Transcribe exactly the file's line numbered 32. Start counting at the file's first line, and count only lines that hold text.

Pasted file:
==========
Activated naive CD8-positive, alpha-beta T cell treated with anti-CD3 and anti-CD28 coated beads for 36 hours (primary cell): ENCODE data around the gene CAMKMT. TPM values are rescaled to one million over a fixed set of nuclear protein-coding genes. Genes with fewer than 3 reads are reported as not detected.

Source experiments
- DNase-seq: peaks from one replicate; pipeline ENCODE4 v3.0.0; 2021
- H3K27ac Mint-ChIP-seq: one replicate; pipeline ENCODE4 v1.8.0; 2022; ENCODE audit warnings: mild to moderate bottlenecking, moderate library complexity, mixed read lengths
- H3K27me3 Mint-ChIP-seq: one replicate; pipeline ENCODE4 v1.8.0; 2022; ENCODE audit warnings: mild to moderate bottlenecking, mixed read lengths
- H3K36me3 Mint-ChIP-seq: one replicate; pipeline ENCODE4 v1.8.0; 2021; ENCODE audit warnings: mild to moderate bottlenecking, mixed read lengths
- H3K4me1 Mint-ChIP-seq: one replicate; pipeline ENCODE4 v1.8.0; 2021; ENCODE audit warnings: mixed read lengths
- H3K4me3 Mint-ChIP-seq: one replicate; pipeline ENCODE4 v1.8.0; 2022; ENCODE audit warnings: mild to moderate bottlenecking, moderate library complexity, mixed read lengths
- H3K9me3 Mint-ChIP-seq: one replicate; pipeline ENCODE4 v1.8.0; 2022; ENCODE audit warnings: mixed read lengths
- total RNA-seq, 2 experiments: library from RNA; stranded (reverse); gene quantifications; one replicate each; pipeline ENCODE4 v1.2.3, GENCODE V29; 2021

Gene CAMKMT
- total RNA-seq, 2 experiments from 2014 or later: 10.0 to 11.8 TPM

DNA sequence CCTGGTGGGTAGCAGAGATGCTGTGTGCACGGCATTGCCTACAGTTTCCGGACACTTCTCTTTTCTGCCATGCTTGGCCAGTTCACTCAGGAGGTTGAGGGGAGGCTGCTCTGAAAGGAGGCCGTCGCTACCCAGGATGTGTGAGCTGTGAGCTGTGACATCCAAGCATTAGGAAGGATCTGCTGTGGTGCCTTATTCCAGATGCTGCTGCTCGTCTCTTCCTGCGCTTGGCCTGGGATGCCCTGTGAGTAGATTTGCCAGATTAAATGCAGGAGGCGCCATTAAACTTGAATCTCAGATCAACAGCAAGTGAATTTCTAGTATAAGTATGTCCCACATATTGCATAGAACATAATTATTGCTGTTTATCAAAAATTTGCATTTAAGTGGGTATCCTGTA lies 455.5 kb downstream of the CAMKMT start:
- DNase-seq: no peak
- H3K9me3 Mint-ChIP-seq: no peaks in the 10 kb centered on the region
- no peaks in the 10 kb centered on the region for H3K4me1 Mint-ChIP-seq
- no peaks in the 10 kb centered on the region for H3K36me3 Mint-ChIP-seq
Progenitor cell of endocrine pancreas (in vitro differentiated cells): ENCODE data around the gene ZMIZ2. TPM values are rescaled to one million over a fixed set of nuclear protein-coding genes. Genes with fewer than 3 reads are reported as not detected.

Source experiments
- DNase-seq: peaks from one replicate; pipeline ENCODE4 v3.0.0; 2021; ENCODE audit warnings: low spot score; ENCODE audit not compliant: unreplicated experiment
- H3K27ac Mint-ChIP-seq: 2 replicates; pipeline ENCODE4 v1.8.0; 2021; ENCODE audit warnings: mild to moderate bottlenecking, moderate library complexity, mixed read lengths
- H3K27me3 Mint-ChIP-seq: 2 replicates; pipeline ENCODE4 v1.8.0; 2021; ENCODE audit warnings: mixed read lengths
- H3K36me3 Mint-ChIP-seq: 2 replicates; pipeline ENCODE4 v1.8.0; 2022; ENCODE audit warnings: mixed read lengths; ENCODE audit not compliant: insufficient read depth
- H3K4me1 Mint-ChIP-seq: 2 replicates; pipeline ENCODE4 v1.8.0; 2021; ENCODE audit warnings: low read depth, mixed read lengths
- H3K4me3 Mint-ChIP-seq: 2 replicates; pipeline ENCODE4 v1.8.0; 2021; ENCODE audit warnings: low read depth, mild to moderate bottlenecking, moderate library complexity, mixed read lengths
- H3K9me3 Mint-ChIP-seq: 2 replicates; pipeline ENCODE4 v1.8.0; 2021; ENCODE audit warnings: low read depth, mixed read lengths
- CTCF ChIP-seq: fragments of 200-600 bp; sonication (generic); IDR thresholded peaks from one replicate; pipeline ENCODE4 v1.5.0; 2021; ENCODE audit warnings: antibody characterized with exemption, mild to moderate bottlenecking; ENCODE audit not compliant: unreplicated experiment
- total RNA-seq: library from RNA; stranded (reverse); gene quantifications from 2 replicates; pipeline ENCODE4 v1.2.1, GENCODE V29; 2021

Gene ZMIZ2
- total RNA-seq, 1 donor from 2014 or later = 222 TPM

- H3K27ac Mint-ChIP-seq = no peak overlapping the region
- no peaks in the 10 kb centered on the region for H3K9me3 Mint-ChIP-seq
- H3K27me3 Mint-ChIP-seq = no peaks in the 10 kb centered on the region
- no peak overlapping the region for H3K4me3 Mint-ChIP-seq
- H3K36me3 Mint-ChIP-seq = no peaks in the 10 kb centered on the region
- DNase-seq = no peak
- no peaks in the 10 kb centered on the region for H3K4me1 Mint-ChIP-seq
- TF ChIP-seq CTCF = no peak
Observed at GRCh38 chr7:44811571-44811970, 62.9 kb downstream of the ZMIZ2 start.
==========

- no peaks in the 10 kb centered on the region for H3K9me3 Mint-ChIP-seq